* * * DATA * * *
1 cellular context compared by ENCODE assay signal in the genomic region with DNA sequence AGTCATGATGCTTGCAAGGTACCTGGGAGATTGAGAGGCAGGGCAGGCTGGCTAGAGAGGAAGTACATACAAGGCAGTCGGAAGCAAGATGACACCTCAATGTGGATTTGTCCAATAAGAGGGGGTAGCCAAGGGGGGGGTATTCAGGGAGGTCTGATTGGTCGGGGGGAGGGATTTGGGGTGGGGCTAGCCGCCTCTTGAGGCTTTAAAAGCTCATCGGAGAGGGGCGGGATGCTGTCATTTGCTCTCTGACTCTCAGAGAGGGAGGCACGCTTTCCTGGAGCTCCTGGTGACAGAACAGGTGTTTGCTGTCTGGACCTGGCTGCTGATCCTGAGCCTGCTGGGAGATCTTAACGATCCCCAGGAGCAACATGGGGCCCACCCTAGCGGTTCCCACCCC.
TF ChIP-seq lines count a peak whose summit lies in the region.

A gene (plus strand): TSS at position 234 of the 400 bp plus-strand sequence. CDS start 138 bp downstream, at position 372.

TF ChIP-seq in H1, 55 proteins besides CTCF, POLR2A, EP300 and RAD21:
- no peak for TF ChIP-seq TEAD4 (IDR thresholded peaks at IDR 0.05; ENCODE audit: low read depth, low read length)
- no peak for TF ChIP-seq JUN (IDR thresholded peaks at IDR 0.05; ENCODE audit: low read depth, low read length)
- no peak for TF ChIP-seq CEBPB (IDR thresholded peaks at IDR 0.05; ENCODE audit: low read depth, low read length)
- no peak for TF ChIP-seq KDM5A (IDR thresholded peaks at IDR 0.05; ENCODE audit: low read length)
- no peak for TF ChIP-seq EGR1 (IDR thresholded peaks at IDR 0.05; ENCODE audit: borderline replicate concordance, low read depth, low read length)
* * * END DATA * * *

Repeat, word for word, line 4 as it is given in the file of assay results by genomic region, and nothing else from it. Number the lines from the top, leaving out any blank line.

TF ChIP-seq in H1, 55 proteins besides CTCF, POLR2A, EP300 and RAD21: